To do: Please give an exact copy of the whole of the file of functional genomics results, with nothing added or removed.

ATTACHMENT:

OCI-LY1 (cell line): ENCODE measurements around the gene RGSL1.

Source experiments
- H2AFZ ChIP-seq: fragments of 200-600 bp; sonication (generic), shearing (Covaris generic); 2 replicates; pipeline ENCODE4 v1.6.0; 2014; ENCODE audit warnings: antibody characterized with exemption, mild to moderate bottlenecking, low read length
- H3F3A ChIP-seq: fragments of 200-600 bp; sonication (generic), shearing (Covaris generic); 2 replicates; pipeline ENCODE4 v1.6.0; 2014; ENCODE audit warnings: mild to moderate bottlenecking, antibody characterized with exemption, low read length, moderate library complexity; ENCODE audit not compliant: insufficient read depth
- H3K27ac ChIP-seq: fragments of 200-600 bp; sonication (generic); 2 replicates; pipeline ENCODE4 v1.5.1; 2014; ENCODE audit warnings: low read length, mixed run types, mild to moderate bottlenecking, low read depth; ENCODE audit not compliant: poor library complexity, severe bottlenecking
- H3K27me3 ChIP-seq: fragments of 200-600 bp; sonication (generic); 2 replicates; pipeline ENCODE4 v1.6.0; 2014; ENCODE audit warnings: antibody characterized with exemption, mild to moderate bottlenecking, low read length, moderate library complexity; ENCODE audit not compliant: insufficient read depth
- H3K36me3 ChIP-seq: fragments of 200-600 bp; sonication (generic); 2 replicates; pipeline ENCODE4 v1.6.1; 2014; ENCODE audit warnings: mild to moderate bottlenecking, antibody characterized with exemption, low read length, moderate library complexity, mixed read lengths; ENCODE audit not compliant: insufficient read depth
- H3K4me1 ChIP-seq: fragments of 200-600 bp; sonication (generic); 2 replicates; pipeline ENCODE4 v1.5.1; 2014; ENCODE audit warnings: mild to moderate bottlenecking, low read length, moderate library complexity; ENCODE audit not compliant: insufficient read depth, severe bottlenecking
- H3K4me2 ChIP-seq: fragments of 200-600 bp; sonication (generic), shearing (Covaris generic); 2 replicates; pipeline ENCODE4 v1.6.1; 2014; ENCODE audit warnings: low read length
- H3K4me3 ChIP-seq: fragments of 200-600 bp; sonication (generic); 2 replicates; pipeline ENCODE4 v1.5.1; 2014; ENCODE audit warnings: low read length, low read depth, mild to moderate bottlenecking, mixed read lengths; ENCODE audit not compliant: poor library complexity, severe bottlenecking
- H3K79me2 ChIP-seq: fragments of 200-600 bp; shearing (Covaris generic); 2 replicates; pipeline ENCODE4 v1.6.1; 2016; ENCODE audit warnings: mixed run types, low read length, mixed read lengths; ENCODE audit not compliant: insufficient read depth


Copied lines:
OCI-LY1 (cell line): ENCODE measurements around the gene RGSL1.

Source experiments
- H2AFZ ChIP-seq: fragments of 200-600 bp; sonication (generic), shearing (Covaris generic); 2 replicates; pipeline ENCODE4 v1.6.0; 2014; ENCODE audit warnings: antibody characterized with exemption, mild to moderate bottlenecking, low read length
- H3F3A ChIP-seq: fragments of 200-600 bp; sonication (generic), shearing (Covaris generic); 2 replicates; pipeline ENCODE4 v1.6.0; 2014; ENCODE audit warnings: mild to moderate bottlenecking, antibody characterized with exemption, low read length, moderate library complexity; ENCODE audit not compliant: insufficient read depth
- H3K27ac ChIP-seq: fragments of 200-600 bp; sonication (generic); 2 replicates; pipeline ENCODE4 v1.5.1; 2014; ENCODE audit warnings: low read length, mixed run types, mild to moderate bottlenecking, low read depth; ENCODE audit not compliant: poor library complexity, severe bottlenecking
- H3K27me3 ChIP-seq: fragments of 200-600 bp; sonication (generic); 2 replicates; pipeline ENCODE4 v1.6.0; 2014; ENCODE audit warnings: antibody characterized with exemption, mild to moderate bottlenecking, low read length, moderate library complexity; ENCODE audit not compliant: insufficient read depth
- H3K36me3 ChIP-seq: fragments of 200-600 bp; sonication (generic); 2 replicates; pipeline ENCODE4 v1.6.1; 2014; ENCODE audit warnings: mild to moderate bottlenecking, antibody characterized with exemption, low read length, moderate library complexity, mixed read lengths; ENCODE audit not compliant: insufficient read depth
- H3K4me1 ChIP-seq: fragments of 200-600 bp; sonication (generic); 2 replicates; pipeline ENCODE4 v1.5.1; 2014; ENCODE audit warnings: mild to moderate bottlenecking, low read length, moderate library complexity; ENCODE audit not compliant: insufficient read depth, severe bottlenecking
- H3K4me2 ChIP-seq: fragments of 200-600 bp; sonication (generic), shearing (Covaris generic); 2 replicates; pipeline ENCODE4 v1.6.1; 2014; ENCODE audit warnings: low read length
- H3K4me3 ChIP-seq: fragments of 200-600 bp; sonication (generic); 2 replicates; pipeline ENCODE4 v1.5.1; 2014; ENCODE audit warnings: low read length, low read depth, mild to moderate bottlenecking, mixed read lengths; ENCODE audit not compliant: poor library complexity, severe bottlenecking
- H3K79me2 ChIP-seq: fragments of 200-600 bp; shearing (Covaris generic); 2 replicates; pipeline ENCODE4 v1.6.1; 2016; ENCODE audit warnings: mixed run types, low read length, mixed read lengths; ENCODE audit not compliant: insufficient read depth